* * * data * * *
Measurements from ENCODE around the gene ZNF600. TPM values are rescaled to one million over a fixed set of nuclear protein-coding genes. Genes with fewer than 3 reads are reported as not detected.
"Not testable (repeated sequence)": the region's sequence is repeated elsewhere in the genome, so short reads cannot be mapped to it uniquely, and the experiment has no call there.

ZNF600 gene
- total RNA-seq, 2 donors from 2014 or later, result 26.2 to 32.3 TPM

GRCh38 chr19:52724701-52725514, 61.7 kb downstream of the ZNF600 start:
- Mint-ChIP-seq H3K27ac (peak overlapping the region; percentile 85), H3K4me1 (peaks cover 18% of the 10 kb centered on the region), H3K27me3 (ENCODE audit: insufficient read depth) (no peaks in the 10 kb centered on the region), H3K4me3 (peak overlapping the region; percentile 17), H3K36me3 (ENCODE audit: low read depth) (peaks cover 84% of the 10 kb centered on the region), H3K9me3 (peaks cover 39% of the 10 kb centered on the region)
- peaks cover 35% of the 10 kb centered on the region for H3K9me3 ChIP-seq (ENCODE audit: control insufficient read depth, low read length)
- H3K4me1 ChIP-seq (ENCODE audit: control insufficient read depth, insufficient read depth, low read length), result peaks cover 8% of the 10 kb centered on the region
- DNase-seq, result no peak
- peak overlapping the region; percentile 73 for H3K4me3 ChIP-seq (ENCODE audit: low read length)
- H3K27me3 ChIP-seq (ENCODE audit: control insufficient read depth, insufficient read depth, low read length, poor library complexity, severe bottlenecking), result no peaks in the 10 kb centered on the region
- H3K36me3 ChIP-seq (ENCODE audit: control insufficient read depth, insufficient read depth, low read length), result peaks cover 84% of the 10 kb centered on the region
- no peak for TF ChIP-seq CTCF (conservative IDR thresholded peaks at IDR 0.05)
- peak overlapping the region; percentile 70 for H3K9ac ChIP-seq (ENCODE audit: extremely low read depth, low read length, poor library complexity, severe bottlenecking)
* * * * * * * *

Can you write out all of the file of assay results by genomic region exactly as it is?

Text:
Measurements from ENCODE around the gene ZNF600. TPM values are rescaled to one million over a fixed set of nuclear protein-coding genes. Genes with fewer than 3 reads are reported as not detected.
"Not testable (repeated sequence)": the region's sequence is repeated elsewhere in the genome, so short reads cannot be mapped to it uniquely, and the experiment has no call there.

ZNF600 gene
- total RNA-seq, 2 donors from 2014 or later, result 26.2 to 32.3 TPM

GRCh38 chr19:52724701-52725514, 61.7 kb downstream of the ZNF600 start:
- Mint-ChIP-seq H3K27ac (peak overlapping the region; percentile 85), H3K4me1 (peaks cover 18% of the 10 kb centered on the region), H3K27me3 (ENCODE audit: insufficient read depth) (no peaks in the 10 kb centered on the region), H3K4me3 (peak overlapping the region; percentile 17), H3K36me3 (ENCODE audit: low read depth) (peaks cover 84% of the 10 kb centered on the region), H3K9me3 (peaks cover 39% of the 10 kb centered on the region)
- peaks cover 35% of the 10 kb centered on the region for H3K9me3 ChIP-seq (ENCODE audit: control insufficient read depth, low read length)
- H3K4me1 ChIP-seq (ENCODE audit: control insufficient read depth, insufficient read depth, low read length), result peaks cover 8% of the 10 kb centered on the region
- DNase-seq, result no peak
- peak overlapping the region; percentile 73 for H3K4me3 ChIP-seq (ENCODE audit: low read length)
- H3K27me3 ChIP-seq (ENCODE audit: control insufficient read depth, insufficient read depth, low read length, poor library complexity, severe bottlenecking), result no peaks in the 10 kb centered on the region
- H3K36me3 ChIP-seq (ENCODE audit: control insufficient read depth, insufficient read depth, low read length), result peaks cover 84% of the 10 kb centered on the region
- no peak for TF ChIP-seq CTCF (conservative IDR thresholded peaks at IDR 0.05)
- peak overlapping the region; percentile 70 for H3K9ac ChIP-seq (ENCODE audit: extremely low read depth, low read length, poor library complexity, severe bottlenecking)